Can the 2018 Honda Civic Type R work as a daily commuter?
The 2017 Honda Civic Type R is a load of fun on the track and there are 100 YouTube videos that will tell you as much, but how does it handle the rigors of daily life.
Is this a hot hatch where you can have your cake and eat it too?
[SOUND] This is a day in the life with the hottest Honda to date.
With 306 horsepower being routed to the front wheels, the Type R is not exactly your average Civic.
That said, the Civic remains one of the most popular non-cross-overs on the market.
And given its pedestrian underpinnings, there's plenty of sensibility hiding behind those garish body panels.
Let's start where most drivers do, the morning commute.
The Civic type R is not just a vehicle for warm weather.
But it is missing one key creature comfort that I think Anyone outside of the west coast would need, and its heated seats with the price approaching $35,000 you might think that Honda would include heated seats but, no, not here.
I don't know about you but I would gladly pay the $500 or so extra that would to get heated seats in this guy.
Now as for the shifter it is Giant piece of aluminum, and thus when it gets cold out it's like a ball of skin adhering ice metal.
So unless you want your hand frozen to your shifter for the entire ride, I recommend gloves.
The single trim of Type R we get here in the states comes with adaptive dampers linked to a mode switch.
The car defaults to sport mode which is refreshing since most cars don't.
That said, if you do want the smoothest ride to work possible, slap that bad boy in comfort.
As for how it drives, it's pretty close to a normal setting.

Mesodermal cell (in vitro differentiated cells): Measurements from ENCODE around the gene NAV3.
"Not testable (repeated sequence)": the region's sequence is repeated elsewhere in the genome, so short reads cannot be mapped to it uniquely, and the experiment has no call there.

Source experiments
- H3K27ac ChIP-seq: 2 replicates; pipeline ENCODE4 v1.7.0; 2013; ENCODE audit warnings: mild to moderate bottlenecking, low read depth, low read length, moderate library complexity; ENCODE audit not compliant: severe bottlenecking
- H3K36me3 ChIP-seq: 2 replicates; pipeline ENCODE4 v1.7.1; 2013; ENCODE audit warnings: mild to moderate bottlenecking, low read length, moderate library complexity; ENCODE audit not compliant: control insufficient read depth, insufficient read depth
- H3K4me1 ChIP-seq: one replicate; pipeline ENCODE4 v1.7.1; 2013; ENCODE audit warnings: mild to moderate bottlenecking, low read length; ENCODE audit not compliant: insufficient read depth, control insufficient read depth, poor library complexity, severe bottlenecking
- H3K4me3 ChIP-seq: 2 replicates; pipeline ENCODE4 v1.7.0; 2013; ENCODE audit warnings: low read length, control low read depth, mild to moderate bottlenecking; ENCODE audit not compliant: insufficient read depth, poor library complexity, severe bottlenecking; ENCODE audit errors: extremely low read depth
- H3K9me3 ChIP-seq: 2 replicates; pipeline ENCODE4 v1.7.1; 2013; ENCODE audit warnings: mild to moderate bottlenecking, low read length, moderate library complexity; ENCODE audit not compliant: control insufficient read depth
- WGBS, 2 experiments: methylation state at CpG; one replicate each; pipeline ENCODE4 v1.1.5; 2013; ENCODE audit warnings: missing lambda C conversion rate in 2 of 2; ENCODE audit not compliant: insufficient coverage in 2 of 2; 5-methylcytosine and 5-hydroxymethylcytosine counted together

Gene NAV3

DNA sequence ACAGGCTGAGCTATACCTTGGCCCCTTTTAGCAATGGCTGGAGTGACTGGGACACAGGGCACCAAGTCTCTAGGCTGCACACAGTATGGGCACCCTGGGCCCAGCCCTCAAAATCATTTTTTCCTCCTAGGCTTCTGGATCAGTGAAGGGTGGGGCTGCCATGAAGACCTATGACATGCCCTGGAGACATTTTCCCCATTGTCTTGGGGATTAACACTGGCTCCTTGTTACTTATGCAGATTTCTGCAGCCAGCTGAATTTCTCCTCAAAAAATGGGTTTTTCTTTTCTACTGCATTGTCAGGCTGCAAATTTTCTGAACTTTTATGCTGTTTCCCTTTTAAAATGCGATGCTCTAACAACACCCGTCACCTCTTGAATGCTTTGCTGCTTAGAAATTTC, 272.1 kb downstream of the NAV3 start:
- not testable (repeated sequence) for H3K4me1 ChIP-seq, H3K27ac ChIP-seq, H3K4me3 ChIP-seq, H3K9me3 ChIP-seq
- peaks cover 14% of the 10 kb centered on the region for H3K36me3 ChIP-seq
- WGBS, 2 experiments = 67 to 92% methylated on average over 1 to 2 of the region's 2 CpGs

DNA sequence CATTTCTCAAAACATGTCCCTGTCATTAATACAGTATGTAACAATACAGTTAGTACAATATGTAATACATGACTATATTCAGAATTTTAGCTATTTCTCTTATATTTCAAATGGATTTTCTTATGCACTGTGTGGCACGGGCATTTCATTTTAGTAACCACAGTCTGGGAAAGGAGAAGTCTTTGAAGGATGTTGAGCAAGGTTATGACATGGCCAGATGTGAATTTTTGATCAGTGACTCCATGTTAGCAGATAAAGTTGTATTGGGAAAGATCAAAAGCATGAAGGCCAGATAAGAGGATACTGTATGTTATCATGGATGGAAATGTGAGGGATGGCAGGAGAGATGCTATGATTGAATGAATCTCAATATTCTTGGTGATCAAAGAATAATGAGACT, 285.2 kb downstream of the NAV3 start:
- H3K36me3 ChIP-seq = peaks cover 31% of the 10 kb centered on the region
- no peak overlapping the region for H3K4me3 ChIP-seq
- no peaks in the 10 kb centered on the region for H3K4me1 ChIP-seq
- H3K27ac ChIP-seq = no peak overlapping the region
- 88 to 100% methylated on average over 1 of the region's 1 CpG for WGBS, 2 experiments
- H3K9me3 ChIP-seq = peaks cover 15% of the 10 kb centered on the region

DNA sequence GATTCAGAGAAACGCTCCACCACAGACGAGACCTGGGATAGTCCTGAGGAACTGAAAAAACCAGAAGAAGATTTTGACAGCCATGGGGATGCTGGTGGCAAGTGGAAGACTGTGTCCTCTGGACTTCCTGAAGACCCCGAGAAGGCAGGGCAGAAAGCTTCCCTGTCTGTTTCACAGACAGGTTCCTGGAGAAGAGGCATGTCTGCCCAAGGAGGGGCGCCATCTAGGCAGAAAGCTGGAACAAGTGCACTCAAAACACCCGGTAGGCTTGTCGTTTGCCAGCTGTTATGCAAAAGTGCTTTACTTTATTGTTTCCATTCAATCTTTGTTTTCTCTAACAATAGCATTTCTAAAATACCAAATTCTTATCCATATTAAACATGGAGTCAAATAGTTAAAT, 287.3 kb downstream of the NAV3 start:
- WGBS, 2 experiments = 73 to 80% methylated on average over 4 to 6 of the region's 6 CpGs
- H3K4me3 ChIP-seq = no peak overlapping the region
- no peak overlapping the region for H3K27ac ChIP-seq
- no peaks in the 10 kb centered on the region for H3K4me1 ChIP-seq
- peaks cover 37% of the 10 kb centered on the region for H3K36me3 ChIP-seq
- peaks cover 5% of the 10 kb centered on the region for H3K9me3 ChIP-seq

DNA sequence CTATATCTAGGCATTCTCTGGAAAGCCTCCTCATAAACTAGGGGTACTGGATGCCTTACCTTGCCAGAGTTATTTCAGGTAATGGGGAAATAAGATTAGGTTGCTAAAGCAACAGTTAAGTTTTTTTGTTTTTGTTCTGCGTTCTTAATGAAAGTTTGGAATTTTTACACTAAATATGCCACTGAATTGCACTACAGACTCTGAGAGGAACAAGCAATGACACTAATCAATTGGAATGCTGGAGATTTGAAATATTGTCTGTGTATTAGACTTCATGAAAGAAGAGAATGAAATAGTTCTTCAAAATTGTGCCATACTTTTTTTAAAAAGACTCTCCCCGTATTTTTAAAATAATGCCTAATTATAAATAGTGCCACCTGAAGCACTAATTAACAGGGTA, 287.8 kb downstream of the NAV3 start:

It is a little stiffer, being a performance car, but you do have adaptive dampers that you can set to comfort, which offsets some of that.
It's relatively easy to drive smoothly, as well.
The clutch has a very obvious bite point.
And the throttle can be manipulated in small amounts relatively easily.
And then there's the shifter.
My God the shifter is so good.
It is so precise and it feels like it was just ripped out of an S-2000.
It just makes you want to snick, snick, snick through the gears all day long.
And now that it has automatic rev matching on the downshifts, you can do that all day long and actually have it be smooth.
Simply put, it's a very easy daily driver.
But, as I experienced, the Civic Type R is rather low, and if you have a driveway that's on the steep side like mine is, your lip will kiss that driveway over and over until you learn.
The magic of the diagonal approach.
Slow and steady wins that race.
Obviously commuting isn't everything though and that's where the Civics humble underpinning begin to shine.
Let's say you need to grab some groceries on the way home.
This car is just a hopped up Civic hatchback so you get the same cargo capacity which is more than ample.
And since the car is easy to drive smoothly, you won't get home with a trunk full of rearranged perishables.
Daily drivers tend to accumulate tons of crap like receipts or cups, or you name it.
Thankfully, there is ample storage inside the Civic Type R, so you can overload yourself with that kind of Junk until you have no choice but to go to a gas station so you don't drown in [UNKNOWN].
Even with 306 horsepower on tap, you won't be stopping at every single gas station you see.
The Civic type R is rated by the EPA at 22 mpg city 28 highway.
And I've been seeing stretches on the highway in excess of 30 so.
There is still a good bit of economy in this economy car even if you have to spring for premium.
The real dividing point on this car is the exterior.
I mean look at it.
It's like a gundum shoved into an ill fitting shoe.
Now me personally, I love the aggressive front lip, big wheels and breaks.
I mean hell, I'm even warming up to the dining room table that passes for a rear wing.
But I understand it's not for everyone.
And compared to the Type R's of years past, especially the 90's models, this one really does ride that line between hardcore and outright garish.
Something like the Volkswagen Golf R, might be more your style.
It's much closer to what one would consider a normal car, but with all wheel drive, additional creature comforts, and a result in price tag that is nearly $6,000 higher It's also a much more expensive proposition.
For what it's worth, I'd still stick with the Civic.
If you don't mind the looks, you get a real performance car at a price that's not to hard to swallow.
And when you do get the time to take it to the track or some twisty back roads, you'll immediately remember why you bought it.
Just watch out for that front lip.
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